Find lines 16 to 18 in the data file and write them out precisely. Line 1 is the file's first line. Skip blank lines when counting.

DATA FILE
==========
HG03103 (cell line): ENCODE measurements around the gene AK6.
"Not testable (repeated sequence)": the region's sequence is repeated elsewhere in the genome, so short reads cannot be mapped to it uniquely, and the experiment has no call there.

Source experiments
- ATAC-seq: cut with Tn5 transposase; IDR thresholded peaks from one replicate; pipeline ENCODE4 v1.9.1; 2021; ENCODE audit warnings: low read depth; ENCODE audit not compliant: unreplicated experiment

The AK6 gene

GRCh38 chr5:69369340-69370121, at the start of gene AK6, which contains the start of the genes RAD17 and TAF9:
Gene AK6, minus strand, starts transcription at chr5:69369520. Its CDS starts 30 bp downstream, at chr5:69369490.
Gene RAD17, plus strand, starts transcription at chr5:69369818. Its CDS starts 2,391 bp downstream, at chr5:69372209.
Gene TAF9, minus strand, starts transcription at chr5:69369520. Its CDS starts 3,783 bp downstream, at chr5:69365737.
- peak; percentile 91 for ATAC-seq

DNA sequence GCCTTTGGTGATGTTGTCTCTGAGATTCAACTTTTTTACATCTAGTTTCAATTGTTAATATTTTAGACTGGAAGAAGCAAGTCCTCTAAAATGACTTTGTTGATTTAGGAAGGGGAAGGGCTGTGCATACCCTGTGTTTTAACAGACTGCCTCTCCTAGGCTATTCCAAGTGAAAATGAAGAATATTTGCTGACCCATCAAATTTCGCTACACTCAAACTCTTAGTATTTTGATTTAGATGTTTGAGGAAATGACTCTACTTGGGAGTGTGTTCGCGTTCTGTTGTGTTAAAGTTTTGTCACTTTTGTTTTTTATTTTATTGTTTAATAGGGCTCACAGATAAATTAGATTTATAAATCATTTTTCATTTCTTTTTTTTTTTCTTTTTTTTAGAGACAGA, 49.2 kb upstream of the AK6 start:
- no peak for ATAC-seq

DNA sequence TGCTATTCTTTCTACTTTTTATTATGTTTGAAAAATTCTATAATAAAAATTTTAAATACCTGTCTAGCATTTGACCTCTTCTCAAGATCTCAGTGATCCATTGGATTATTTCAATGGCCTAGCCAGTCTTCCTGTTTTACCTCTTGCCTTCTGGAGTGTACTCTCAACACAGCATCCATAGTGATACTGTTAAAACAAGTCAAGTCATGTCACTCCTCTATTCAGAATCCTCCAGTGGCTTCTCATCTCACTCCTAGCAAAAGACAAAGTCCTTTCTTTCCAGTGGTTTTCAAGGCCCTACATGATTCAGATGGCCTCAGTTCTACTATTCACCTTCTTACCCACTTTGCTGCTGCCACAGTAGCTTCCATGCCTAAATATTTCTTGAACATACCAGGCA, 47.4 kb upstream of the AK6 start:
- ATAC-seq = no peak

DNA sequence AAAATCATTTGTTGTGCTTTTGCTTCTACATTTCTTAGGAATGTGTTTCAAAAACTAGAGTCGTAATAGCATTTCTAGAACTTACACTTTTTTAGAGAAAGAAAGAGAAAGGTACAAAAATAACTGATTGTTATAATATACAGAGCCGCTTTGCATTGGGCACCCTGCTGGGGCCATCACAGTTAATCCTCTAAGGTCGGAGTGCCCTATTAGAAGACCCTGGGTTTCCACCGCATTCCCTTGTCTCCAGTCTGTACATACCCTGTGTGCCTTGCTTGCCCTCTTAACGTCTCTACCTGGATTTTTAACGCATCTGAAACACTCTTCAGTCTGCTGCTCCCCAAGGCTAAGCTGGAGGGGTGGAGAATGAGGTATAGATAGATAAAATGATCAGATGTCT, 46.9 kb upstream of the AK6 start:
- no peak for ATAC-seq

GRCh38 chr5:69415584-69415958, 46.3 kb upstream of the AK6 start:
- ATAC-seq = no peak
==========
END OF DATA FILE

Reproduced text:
- no peak for ATAC-seq

GRCh38 chr5:69415584-69415958, 46.3 kb upstream of the AK6 start:
- ATAC-seq = no peak